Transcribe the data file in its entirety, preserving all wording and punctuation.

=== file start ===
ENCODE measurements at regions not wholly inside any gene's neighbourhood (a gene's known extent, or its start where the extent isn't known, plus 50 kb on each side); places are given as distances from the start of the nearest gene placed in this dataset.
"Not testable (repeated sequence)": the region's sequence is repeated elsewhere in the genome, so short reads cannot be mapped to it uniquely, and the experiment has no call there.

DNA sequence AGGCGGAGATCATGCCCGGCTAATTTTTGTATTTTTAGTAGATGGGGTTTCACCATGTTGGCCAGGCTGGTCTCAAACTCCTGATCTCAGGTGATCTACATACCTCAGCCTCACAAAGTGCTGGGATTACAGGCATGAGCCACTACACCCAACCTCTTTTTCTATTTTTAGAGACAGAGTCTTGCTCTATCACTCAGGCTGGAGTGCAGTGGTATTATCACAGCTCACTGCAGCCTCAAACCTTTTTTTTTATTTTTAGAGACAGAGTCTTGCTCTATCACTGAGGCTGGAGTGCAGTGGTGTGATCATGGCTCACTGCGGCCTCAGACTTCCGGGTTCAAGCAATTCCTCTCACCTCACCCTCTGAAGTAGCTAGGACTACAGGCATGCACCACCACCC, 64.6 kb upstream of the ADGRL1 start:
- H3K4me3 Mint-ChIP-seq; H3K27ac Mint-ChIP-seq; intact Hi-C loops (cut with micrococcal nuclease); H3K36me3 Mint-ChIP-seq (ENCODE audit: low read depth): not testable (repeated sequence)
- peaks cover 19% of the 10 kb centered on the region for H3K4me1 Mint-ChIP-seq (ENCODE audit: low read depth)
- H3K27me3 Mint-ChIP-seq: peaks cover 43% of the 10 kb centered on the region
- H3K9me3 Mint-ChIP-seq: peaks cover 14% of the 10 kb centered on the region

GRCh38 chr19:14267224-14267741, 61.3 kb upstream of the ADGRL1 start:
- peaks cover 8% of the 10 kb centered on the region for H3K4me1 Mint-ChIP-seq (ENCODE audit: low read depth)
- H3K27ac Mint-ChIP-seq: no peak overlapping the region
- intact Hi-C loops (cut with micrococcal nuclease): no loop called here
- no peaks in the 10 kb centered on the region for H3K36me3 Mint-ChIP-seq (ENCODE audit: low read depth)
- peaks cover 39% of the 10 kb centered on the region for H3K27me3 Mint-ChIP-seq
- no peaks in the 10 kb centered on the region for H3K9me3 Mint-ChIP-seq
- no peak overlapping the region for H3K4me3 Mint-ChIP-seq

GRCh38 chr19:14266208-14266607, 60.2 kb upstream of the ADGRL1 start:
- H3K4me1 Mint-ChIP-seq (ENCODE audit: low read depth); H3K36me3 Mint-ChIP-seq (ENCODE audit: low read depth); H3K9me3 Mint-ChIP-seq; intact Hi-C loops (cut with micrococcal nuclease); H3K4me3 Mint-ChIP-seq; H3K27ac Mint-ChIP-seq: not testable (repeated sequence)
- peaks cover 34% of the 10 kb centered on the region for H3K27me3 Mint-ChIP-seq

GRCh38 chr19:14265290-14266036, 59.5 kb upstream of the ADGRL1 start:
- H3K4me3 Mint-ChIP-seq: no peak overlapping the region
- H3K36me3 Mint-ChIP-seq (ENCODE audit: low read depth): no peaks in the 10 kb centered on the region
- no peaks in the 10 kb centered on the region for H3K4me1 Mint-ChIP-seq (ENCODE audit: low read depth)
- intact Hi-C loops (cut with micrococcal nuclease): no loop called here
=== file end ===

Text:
ENCODE measurements at regions not wholly inside any gene's neighbourhood (a gene's known extent, or its start where the extent isn't known, plus 50 kb on each side); places are given as distances from the start of the nearest gene placed in this dataset.
"Not testable (repeated sequence)": the region's sequence is repeated elsewhere in the genome, so short reads cannot be mapped to it uniquely, and the experiment has no call there.

DNA sequence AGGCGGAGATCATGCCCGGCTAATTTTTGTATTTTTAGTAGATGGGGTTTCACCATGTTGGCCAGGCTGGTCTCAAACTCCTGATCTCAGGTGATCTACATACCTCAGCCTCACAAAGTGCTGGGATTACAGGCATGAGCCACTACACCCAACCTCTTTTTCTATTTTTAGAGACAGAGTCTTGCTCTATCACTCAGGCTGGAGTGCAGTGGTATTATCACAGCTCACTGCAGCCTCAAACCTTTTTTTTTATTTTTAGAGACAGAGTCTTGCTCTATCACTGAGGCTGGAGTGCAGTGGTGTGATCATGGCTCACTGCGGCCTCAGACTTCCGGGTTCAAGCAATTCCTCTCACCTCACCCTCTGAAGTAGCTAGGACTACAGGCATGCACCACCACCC, 64.6 kb upstream of the ADGRL1 start:
- H3K4me3 Mint-ChIP-seq; H3K27ac Mint-ChIP-seq; intact Hi-C loops (cut with micrococcal nuclease); H3K36me3 Mint-ChIP-seq (ENCODE audit: low read depth): not testable (repeated sequence)
- peaks cover 19% of the 10 kb centered on the region for H3K4me1 Mint-ChIP-seq (ENCODE audit: low read depth)
- H3K27me3 Mint-ChIP-seq: peaks cover 43% of the 10 kb centered on the region
- H3K9me3 Mint-ChIP-seq: peaks cover 14% of the 10 kb centered on the region

GRCh38 chr19:14267224-14267741, 61.3 kb upstream of the ADGRL1 start:
- peaks cover 8% of the 10 kb centered on the region for H3K4me1 Mint-ChIP-seq (ENCODE audit: low read depth)
- H3K27ac Mint-ChIP-seq: no peak overlapping the region
- intact Hi-C loops (cut with micrococcal nuclease): no loop called here
- no peaks in the 10 kb centered on the region for H3K36me3 Mint-ChIP-seq (ENCODE audit: low read depth)
- peaks cover 39% of the 10 kb centered on the region for H3K27me3 Mint-ChIP-seq
- no peaks in the 10 kb centered on the region for H3K9me3 Mint-ChIP-seq
- no peak overlapping the region for H3K4me3 Mint-ChIP-seq

GRCh38 chr19:14266208-14266607, 60.2 kb upstream of the ADGRL1 start:
- H3K4me1 Mint-ChIP-seq (ENCODE audit: low read depth); H3K36me3 Mint-ChIP-seq (ENCODE audit: low read depth); H3K9me3 Mint-ChIP-seq; intact Hi-C loops (cut with micrococcal nuclease); H3K4me3 Mint-ChIP-seq; H3K27ac Mint-ChIP-seq: not testable (repeated sequence)
- peaks cover 34% of the 10 kb centered on the region for H3K27me3 Mint-ChIP-seq

GRCh38 chr19:14265290-14266036, 59.5 kb upstream of the ADGRL1 start:
- H3K4me3 Mint-ChIP-seq: no peak overlapping the region
- H3K36me3 Mint-ChIP-seq (ENCODE audit: low read depth): no peaks in the 10 kb centered on the region
- no peaks in the 10 kb centered on the region for H3K4me1 Mint-ChIP-seq (ENCODE audit: low read depth)
- intact Hi-C loops (cut with micrococcal nuclease): no loop called here